Now I've just set myself up to say something original. This isn't, but here it goes. What I've learned from studying Literature is death. Christmas season is such a wonderful reminder that we are all fellow passengers to the grave. The power of storytelling is the power to postpone a beheading for a thousand and one nights. Chronicle of a death foretold. Death of a salesman. The death of Ivan Ilyich. As I lay dying. God is dead. The author is dead. Oedipus: complex and dead. Juliet is pseudo-dead, but will die, and so will her beloved Romeo, before the story ends. Richard Cory puts a bullet in his head. We jazz June. We die soon.
Even my most vivid memory of poet and past professor, Marjorie Evasco is her asking us in class to put Death on our shoulder. Like a bird perched on its home.
Maybe my world-class equanimity has been shaped by those poetry, fiction, and theory classes. There are two ways to live life: As though nothing is a disaster, and as though everything is.
The art of losing isn't hard to master. Lose life every day.
Last Friday I got a missed call followed by a direct message from two friends. Our professor for god knows how many terms, Cirilo Bautista was at the Heart Center. "It's critical. He maybe has two days na lang." I neither felt panic nor — to be completely honest — sadness. I knew it was coming, not in that general sense that we'll all die someday, but that someone already has a foot across the line. A knowledge and feeling that I realize I have documented here as well:
In all honesty, when my classmates-turned-friends mentioned that there's a lunch invitation by Doc Bau, I was eager to join because I thought time was running out for him. 'The neighborhood knows me, and why wouldn't they, the ambulance always comes for me,' he said.He has two days left. The math was rather accurate. On May 6, Sunday, Dr Bautista was reported dead.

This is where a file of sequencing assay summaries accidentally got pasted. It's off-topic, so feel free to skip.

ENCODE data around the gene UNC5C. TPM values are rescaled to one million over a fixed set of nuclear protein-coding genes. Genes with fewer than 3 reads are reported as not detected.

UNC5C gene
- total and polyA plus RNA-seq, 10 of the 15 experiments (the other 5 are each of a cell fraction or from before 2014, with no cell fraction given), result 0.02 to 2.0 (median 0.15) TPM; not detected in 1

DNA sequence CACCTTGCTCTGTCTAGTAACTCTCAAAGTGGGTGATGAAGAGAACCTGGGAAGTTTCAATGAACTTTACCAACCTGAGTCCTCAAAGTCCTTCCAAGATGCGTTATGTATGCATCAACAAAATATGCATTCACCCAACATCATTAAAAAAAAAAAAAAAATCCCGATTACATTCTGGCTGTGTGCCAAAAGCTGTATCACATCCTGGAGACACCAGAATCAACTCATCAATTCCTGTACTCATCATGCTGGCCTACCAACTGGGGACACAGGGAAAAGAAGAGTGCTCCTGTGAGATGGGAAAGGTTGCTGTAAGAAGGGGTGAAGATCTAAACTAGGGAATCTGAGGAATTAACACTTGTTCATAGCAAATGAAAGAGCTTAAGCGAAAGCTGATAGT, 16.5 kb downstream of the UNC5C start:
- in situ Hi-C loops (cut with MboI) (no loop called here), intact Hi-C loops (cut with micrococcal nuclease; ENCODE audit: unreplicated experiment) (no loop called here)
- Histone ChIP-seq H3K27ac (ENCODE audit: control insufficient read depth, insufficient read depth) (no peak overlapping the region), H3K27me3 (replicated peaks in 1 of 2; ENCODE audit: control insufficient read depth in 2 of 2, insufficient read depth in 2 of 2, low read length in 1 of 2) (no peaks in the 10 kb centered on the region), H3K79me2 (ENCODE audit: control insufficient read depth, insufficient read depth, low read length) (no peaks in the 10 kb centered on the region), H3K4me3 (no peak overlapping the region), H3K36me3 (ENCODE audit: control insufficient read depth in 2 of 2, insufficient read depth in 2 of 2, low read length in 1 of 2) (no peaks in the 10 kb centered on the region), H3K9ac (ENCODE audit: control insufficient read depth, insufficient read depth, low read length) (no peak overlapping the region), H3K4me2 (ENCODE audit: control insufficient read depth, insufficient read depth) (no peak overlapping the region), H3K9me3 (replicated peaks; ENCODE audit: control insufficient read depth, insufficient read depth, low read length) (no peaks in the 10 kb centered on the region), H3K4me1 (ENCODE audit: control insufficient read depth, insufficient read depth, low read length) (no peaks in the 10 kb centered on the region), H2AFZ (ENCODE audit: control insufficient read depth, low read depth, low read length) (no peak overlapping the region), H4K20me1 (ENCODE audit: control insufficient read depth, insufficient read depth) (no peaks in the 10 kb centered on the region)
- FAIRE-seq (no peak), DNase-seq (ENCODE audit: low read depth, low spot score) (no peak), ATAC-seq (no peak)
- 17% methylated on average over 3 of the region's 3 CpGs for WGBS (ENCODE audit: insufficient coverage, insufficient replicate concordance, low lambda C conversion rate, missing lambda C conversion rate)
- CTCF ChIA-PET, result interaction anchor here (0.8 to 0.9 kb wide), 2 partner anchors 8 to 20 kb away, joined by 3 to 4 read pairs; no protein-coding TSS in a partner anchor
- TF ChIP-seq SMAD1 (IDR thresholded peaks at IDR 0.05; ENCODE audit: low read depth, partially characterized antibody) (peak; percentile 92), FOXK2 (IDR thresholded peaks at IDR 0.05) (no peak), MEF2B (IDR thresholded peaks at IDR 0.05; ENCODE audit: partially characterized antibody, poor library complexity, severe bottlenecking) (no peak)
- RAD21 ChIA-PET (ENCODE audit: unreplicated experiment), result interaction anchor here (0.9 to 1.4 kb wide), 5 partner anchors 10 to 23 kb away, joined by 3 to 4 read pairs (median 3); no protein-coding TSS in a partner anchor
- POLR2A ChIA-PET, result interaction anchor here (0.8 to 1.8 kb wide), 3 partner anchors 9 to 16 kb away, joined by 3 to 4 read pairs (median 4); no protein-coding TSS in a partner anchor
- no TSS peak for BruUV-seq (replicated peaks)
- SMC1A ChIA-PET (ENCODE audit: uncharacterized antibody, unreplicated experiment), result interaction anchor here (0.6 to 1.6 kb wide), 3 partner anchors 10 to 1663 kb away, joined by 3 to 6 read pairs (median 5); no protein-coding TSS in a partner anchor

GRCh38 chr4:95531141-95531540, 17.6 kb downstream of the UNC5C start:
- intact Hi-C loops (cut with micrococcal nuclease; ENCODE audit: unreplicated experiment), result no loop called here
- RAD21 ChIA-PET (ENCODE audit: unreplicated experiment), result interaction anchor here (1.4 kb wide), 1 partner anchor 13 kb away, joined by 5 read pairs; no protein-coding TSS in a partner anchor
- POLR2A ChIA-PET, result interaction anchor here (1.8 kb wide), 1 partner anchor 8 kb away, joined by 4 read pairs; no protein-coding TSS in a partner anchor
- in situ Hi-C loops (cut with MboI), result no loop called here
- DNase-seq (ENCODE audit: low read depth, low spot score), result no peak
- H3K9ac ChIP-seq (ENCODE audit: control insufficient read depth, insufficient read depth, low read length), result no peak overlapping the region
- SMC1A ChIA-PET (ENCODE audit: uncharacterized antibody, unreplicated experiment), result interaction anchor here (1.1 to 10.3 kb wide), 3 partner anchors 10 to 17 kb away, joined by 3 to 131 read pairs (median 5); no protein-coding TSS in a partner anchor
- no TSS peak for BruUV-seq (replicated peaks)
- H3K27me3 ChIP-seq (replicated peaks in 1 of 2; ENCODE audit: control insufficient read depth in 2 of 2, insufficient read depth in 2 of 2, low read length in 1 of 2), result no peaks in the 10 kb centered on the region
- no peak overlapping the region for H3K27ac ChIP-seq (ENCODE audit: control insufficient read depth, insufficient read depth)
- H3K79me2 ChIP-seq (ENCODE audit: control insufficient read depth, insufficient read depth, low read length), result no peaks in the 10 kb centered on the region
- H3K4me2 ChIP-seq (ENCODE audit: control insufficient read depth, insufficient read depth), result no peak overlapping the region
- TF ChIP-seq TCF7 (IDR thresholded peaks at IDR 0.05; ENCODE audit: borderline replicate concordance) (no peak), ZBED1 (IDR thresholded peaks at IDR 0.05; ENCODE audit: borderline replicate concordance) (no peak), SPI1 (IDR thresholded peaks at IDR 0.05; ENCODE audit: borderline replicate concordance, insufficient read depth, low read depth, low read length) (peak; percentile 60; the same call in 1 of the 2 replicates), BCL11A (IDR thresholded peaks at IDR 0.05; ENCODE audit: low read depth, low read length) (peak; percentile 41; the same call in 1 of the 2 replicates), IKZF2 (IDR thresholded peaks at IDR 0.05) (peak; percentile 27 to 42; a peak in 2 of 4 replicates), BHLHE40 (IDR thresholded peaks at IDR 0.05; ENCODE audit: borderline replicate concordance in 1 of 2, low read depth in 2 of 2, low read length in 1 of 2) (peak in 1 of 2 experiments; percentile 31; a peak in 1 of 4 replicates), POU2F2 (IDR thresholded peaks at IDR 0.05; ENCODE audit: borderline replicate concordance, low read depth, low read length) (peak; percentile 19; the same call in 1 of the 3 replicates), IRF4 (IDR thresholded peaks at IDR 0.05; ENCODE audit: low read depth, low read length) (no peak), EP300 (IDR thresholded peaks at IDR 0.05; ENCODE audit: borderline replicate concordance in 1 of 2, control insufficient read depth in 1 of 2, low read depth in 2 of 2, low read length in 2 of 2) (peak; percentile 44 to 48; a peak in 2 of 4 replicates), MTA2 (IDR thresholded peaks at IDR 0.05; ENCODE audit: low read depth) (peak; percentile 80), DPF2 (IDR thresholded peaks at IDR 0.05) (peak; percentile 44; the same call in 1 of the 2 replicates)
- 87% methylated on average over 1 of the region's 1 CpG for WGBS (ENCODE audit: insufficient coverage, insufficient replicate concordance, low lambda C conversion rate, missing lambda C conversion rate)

The same goes for me. After I publish this I might be hit by lightning or a speeding bus.
Cirilo Bautista was the first editor to ever publish my poetry. As I recall this, I must add that he also published works from fellow creative writing students and other writers whose creative output failed to excite me. But that didn't diminish my joy when I heard the news. He texted me personally and I jumped up and down and might have let out a big squee.
He edited three words. And me reading how he had read my work was magic. I share the nostalgia with his former students, the jokes and the anecdotes. But I would say that I deeply connected with him in that early attempt at poetry. And good luck with time trying to erase that from my memory.
Naturally I revisited the said poem. You won't see this coming — it's about evanescence. I remember being so proud of these lines: The falling of the lone leaf / in a gyre is Grief's calligraphy / on air.
No grief today. Just the most comforting thought that words are messy and true happiness is a silence. That silence — that peace — is death.
|Class picture. 2004, I think.|